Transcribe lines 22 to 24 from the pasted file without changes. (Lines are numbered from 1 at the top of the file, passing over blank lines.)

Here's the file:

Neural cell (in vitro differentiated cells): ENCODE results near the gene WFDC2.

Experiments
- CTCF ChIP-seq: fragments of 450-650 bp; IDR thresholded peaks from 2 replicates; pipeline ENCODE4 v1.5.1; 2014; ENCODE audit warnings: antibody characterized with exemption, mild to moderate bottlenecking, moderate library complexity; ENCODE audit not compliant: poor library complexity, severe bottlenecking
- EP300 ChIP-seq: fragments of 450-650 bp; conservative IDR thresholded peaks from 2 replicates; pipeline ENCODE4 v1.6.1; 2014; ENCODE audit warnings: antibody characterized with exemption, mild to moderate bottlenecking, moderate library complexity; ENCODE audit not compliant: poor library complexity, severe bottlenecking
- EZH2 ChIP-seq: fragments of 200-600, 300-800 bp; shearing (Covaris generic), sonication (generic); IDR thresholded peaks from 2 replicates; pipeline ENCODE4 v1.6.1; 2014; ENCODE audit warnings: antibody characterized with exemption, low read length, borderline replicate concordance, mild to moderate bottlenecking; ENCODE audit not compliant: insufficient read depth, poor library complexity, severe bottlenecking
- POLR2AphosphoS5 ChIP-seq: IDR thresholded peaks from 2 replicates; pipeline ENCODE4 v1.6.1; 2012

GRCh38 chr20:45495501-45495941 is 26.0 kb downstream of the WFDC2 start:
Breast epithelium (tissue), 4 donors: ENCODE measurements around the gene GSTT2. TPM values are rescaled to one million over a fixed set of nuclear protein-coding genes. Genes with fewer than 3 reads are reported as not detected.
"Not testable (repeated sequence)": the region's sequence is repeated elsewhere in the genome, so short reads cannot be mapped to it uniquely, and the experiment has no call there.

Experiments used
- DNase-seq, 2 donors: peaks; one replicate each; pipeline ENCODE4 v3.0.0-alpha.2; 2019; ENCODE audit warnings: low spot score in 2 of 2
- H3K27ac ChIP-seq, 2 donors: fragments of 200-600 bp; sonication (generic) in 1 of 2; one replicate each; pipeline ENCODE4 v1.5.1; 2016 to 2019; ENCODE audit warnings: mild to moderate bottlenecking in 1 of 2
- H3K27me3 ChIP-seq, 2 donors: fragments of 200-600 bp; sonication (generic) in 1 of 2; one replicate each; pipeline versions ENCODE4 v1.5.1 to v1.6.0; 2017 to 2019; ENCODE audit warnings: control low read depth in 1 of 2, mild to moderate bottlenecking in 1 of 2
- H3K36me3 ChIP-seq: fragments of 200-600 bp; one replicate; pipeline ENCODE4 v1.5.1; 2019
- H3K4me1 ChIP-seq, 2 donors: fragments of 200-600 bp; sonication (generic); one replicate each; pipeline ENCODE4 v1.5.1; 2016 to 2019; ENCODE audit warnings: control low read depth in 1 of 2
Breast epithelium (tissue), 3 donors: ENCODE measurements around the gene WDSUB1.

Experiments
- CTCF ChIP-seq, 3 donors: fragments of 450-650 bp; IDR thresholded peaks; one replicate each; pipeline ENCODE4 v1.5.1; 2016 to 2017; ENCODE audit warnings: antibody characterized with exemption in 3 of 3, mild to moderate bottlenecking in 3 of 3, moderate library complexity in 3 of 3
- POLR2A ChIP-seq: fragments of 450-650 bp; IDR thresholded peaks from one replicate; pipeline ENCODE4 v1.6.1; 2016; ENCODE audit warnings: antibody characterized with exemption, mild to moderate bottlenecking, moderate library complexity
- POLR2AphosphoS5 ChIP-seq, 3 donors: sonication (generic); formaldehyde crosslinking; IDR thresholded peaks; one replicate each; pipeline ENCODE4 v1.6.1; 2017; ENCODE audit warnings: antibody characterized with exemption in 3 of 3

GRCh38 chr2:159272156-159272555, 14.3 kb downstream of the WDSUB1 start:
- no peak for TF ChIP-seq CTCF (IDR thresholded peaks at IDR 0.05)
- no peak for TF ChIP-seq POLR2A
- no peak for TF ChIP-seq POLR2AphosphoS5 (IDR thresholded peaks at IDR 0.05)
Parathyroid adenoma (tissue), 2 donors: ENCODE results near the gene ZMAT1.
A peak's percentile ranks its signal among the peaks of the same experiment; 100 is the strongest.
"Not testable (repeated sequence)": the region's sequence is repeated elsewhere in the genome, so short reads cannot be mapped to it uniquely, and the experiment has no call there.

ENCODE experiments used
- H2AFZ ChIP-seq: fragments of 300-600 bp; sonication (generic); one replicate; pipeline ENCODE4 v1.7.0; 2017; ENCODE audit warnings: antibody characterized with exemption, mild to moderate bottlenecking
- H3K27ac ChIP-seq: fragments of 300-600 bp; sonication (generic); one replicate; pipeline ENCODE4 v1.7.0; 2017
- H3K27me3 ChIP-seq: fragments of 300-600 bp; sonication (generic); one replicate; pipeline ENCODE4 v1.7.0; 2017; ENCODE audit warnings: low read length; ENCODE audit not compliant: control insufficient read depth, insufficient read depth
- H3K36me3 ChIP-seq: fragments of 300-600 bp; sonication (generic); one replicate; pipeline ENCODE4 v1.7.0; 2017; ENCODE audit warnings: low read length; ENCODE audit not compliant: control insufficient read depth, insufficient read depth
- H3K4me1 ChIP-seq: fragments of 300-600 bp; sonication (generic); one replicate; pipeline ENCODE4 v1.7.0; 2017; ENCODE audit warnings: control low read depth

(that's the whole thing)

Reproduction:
- no peak for TF ChIP-seq CTCF (IDR thresholded peaks at IDR 0.05)
- no peak for TF ChIP-seq POLR2A
- no peak for TF ChIP-seq POLR2AphosphoS5 (IDR thresholded peaks at IDR 0.05)